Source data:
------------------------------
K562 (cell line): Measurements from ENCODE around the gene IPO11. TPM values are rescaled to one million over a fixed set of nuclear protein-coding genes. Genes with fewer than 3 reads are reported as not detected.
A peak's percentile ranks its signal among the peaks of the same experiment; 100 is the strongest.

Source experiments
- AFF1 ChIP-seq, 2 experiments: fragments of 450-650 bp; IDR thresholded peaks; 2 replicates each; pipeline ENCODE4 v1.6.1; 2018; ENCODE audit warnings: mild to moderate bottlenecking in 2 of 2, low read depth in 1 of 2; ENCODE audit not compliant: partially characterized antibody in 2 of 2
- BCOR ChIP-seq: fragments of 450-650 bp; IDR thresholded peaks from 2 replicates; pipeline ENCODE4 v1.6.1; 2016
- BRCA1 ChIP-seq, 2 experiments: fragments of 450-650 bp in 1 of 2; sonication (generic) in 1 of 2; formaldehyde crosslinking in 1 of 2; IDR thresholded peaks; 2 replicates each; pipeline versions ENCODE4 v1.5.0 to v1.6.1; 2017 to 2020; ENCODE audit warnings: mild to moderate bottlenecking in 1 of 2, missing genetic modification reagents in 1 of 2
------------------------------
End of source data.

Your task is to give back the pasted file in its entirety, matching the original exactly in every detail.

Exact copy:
K562 (cell line): Measurements from ENCODE around the gene IPO11. TPM values are rescaled to one million over a fixed set of nuclear protein-coding genes. Genes with fewer than 3 reads are reported as not detected.
A peak's percentile ranks its signal among the peaks of the same experiment; 100 is the strongest.

Source experiments
- AFF1 ChIP-seq, 2 experiments: fragments of 450-650 bp; IDR thresholded peaks; 2 replicates each; pipeline ENCODE4 v1.6.1; 2018; ENCODE audit warnings: mild to moderate bottlenecking in 2 of 2, low read depth in 1 of 2; ENCODE audit not compliant: partially characterized antibody in 2 of 2
- BCOR ChIP-seq: fragments of 450-650 bp; IDR thresholded peaks from 2 replicates; pipeline ENCODE4 v1.6.1; 2016
- BRCA1 ChIP-seq, 2 experiments: fragments of 450-650 bp in 1 of 2; sonication (generic) in 1 of 2; formaldehyde crosslinking in 1 of 2; IDR thresholded peaks; 2 replicates each; pipeline versions ENCODE4 v1.5.0 to v1.6.1; 2017 to 2020; ENCODE audit warnings: mild to moderate bottlenecking in 1 of 2, missing genetic modification reagents in 1 of 2